What are the staff requirements in nursing homes?

Updated February 21, 2017

Nursing homes are responsible for the 24-hour care of patients who cannot care for themselves, whether bed bound, handicapped or with other physical or mental conditions that make constant care a necessity. While nursing homes vary in quality and the degree of care provided, some federally mandated staffing requirements apply to all nursing homes. States can pass local laws that exceed the federal minimums, but all nursing home must have at least the federal minimum staff in place.

Registered Nurses

Federal law requires a registered nurse (RN) to be on duty in a nursing home for at least eight consecutive hours each day of the week, including weekends. According to the Kaiser Family Foundation website, the law allows the Director of Nursing at a nursing home to act as the registered nurse on duty in some instances.

For the Director of Nursing to count as the registered nurse on duty for that shift, the nursing home must have no more than 60 residents, and the Director of Nursing must be available to provide direct care to the residents in addition to any administrative duties.

Licensed Nurses

At least one licensed nurse should be on duty at all times in a nursing home, according to the Kaiser Family Foundation website. The registered nurse can fill the legal requirement, but many nursing homes choose to staff another nurse in addition to the registered nurse.

The law ensures the immediate availability of a nurse 24 hours per day. The nurse on duty may be a registered nurse or a vocational (LVN) or practical nurse (LPN).

Assistants, Aides and Other Staff

No federal laws govern the number of specific additional staff members required for a nursing home. However, the federal regulations do mandate that "each resident must receive and the facility must provide the necessary care and services to attain or maintain the highest practicable physical, mental, and psychosocial well-being, in accordance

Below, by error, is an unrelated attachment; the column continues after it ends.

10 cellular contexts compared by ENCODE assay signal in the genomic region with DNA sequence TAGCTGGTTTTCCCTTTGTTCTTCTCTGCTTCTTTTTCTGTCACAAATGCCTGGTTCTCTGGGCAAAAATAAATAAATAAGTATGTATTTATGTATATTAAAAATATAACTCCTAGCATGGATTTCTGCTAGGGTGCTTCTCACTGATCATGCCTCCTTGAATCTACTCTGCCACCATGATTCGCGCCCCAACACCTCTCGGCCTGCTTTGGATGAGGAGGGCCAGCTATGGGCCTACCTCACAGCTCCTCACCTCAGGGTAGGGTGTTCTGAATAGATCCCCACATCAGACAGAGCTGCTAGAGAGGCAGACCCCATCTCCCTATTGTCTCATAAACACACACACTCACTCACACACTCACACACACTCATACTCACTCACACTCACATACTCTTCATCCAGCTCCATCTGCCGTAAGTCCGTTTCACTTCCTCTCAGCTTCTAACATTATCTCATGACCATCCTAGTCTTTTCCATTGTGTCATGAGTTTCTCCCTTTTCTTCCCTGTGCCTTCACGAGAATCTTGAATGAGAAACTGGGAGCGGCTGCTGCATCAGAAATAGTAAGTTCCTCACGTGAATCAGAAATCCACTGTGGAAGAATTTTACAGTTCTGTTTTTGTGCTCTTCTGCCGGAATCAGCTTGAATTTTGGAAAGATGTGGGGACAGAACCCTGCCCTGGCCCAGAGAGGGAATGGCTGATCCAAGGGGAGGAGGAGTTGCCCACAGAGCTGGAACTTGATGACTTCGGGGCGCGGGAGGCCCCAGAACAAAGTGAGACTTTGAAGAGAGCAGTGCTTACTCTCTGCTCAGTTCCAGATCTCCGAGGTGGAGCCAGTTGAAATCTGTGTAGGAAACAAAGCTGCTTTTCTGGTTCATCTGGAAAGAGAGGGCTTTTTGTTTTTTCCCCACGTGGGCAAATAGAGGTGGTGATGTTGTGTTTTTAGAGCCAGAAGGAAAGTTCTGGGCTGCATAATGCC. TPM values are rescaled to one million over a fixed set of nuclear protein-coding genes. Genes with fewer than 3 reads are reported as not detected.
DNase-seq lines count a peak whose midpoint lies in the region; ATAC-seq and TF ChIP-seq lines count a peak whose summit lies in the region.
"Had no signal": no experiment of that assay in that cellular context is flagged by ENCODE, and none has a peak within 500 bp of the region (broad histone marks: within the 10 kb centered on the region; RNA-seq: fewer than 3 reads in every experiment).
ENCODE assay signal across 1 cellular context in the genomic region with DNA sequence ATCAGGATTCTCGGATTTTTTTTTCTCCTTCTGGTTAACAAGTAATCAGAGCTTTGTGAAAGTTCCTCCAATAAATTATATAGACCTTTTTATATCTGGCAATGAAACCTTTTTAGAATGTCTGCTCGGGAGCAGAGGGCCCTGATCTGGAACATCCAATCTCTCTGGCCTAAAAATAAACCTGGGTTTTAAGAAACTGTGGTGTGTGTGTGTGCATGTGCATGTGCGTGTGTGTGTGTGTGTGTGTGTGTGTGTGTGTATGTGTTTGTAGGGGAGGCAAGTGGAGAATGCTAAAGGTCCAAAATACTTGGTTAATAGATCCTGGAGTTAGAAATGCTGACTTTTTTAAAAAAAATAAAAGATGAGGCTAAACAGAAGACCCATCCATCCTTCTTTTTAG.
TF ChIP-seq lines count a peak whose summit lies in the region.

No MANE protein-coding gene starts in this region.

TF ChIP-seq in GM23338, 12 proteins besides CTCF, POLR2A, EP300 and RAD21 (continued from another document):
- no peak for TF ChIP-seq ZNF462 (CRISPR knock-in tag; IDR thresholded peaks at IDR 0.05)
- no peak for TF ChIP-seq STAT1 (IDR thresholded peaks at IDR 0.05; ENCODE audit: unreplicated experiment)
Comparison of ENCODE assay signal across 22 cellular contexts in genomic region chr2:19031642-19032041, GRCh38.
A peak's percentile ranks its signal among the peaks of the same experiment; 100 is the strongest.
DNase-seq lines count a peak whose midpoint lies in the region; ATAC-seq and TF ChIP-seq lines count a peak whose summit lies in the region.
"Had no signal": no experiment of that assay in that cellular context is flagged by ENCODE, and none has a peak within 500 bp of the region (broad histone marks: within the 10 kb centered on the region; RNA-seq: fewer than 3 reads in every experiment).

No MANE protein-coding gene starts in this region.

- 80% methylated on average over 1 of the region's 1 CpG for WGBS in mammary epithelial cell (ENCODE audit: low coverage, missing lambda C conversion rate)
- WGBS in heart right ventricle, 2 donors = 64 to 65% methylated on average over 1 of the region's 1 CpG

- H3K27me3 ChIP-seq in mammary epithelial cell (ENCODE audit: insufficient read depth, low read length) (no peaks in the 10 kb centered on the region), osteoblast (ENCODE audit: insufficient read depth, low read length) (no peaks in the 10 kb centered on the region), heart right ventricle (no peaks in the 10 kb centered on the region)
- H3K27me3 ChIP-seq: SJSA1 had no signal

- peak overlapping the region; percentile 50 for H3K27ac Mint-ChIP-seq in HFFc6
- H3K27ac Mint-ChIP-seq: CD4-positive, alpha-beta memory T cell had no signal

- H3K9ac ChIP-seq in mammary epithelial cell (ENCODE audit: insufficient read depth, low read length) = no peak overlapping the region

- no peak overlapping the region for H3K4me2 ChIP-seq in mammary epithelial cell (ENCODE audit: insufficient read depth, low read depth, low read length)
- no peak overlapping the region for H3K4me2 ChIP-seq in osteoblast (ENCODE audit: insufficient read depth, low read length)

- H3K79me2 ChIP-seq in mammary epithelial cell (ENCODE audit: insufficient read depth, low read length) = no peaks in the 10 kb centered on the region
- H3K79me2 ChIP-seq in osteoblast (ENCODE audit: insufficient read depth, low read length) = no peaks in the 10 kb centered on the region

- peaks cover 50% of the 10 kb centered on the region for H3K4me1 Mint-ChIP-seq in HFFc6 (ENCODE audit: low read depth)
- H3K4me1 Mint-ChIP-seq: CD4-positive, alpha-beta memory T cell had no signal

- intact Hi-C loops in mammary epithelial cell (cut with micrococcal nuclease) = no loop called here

with the comprehensive assessment and plan of care."

Hours Per Resident Day (HPRD)

When staffing a nursing home, determine a sufficient staff roster by calculating the hours per resident day (HPRD). The HPRD is figured by dividing the number of scheduled hours by the number of residents being cared for. For example, the federal HPRD recommendation for licensed nurses on duty is 0.30 HPRD. This number comes from an example of 30 scheduled nurse-hours in one day to care for 100 resident patients. Thirty divided by 100 equals 0.30.

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About the Author

Lee Morgan is a fiction writer and journalist. His writing has appeared for more than 15 years in many news publications including the "Tennesseean," the "Tampa Tribune," "West Hawaii Today," the "Honolulu Star Bulletin" and the "Dickson Herald," where he was sports editor. He holds a Bachelor of Science in mass communications from Middle Tennessee State University.